Estimation of free T4, or total T4 linked to a measurement of the thyroid hormone binding ratio, in association with serum TSH, has now become the standard method of assessing thyroid function, except in settings where the TSH-first strategy persists. Assays for total T4 and T3 in unextracted serum include a reagent such as 8-anilinonaphthalene sulfonic acid that blocks T4 and T3 binding to serum proteins, so that total hormone is available for competition with the assay antibody. Assays for free T4 or T3 omit this blocking reagent and use a wide variety of manoeuvres to isolate a moiety that reflects the free hormone concentration. The theoretical basis, practical utility, and validity of the many different approaches to the estimation of serum free T4 and T3, have been considered in detail (186) (see chapter 6a).
Two key assumptions in any method of free T4 estimation are (i) that the dissociation of bound hormone with sample dilution is similar in samples and standards, and (ii) that samples and standards show identical protein binding of the assay tracer. If either of these conditions is breached, the assay is likely to give inaccurate results. Serum free T4 and free T3 can be estimated either by two-step methods that separate a fraction of the free hormone pool from the binding proteins before the assay incubation, or by one-step methods in which the free hormone concentration is measured in the presence of binding proteins (186). Many of the one-step methods become invalid when the sample and standard differ in their binding of assay tracer, but the two-step methods are less prone to non-specific artefacts. Almost all techniques of estimating free T4 give a useful correction for moderate variations in serum TBG concentration, but no method can yet accommodate the effect of circulating competitors for T4 binding (167,187).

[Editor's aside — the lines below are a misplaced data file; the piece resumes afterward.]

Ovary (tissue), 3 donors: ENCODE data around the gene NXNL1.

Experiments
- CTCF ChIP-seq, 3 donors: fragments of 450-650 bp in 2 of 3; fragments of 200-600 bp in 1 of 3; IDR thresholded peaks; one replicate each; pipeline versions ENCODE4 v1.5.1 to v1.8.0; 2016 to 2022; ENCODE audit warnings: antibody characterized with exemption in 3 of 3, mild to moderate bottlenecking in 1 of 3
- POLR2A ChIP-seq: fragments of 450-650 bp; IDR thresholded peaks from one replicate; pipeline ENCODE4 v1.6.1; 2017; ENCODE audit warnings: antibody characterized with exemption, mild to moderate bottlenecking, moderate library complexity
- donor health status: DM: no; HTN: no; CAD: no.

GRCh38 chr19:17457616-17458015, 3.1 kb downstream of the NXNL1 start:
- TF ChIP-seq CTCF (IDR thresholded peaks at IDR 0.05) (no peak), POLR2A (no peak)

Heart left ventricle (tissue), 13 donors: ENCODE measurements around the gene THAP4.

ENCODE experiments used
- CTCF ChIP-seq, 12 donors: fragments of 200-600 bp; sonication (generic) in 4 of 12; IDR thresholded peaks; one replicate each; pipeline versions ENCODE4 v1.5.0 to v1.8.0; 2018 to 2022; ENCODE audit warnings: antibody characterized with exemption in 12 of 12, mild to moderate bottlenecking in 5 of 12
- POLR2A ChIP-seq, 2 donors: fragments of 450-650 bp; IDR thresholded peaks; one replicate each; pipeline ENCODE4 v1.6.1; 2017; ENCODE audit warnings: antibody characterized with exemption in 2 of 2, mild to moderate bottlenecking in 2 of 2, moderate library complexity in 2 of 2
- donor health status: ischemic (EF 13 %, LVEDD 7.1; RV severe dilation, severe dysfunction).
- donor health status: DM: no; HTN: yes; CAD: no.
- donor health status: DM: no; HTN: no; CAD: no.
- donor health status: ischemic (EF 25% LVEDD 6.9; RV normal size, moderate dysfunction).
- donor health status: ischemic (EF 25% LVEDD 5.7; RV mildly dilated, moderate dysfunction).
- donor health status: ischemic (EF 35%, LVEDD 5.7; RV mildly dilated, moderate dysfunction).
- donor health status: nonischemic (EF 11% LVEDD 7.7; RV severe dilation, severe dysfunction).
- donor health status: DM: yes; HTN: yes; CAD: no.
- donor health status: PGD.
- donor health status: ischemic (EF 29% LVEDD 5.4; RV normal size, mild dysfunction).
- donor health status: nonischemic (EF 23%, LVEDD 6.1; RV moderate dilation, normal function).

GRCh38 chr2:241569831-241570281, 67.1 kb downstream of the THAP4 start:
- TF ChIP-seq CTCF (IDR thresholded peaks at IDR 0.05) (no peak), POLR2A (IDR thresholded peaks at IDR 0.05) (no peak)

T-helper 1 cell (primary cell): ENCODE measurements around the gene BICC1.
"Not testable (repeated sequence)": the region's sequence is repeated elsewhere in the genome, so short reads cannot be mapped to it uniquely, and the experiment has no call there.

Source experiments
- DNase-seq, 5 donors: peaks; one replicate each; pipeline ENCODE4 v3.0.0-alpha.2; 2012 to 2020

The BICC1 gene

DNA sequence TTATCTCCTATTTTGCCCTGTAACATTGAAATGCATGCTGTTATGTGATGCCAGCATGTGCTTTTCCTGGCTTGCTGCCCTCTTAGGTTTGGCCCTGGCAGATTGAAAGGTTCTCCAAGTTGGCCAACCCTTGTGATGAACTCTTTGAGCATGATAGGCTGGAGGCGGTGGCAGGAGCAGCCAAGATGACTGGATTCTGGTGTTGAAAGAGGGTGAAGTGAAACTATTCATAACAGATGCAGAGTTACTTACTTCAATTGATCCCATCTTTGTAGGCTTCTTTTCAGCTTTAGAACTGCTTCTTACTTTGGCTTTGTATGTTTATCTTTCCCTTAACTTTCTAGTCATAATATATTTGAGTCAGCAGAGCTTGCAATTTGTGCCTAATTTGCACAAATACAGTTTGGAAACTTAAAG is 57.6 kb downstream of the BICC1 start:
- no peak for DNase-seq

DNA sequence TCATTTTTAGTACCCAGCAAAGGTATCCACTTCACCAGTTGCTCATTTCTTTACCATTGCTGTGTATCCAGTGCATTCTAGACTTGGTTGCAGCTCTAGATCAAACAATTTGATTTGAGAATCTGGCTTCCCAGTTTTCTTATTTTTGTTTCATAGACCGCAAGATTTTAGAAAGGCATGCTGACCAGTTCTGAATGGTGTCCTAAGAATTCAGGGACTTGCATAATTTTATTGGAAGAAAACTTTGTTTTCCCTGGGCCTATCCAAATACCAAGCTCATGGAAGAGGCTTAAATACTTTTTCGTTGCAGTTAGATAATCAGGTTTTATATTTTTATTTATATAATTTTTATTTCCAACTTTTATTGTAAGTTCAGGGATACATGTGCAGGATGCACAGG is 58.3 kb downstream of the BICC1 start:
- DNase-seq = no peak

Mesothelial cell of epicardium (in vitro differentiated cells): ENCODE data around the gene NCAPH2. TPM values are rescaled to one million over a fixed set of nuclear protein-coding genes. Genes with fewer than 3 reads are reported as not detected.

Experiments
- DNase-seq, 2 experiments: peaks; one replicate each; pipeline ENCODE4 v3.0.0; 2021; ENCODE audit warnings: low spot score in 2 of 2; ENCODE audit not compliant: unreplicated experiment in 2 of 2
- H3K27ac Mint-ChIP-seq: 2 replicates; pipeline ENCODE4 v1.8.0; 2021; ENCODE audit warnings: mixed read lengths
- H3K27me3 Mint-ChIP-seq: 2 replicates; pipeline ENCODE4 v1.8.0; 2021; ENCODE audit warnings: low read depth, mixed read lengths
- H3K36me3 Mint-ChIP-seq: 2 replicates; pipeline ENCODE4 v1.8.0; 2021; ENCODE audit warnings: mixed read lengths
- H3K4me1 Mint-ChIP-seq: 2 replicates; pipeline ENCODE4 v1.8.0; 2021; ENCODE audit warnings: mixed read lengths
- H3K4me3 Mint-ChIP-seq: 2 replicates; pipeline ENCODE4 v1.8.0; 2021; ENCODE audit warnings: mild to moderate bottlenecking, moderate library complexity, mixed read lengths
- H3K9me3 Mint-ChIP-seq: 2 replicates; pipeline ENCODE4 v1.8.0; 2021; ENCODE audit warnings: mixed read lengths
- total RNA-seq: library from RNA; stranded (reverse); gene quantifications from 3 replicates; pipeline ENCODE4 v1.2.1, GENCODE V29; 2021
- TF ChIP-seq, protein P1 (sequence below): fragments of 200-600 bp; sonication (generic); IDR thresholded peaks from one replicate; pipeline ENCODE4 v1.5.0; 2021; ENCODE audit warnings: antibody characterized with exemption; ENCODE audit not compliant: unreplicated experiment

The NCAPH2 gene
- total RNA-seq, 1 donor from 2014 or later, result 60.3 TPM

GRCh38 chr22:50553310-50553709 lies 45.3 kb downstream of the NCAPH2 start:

5.3 Indications for measurement of serum T3
Measurement of serum T3 is indicated, in addition to serum T4, as follows:
a. In suspected hyperthyroidism with suppressed TSH and normal serum T4, to identify T3-thyrotoxicosis and distinguish this entity from subclinical thyrotoxicosis.
b. During antithyroid drug therapy to identify persistent T3 excess, despite normal or low serum T4 values (188).
c. For diagnosis of amiodarone-induced hyperthyroidism, which should not be based on T4 excess alone because of the frequency of euthyroid hyperthyroxinemia during amiodarone treatment (189).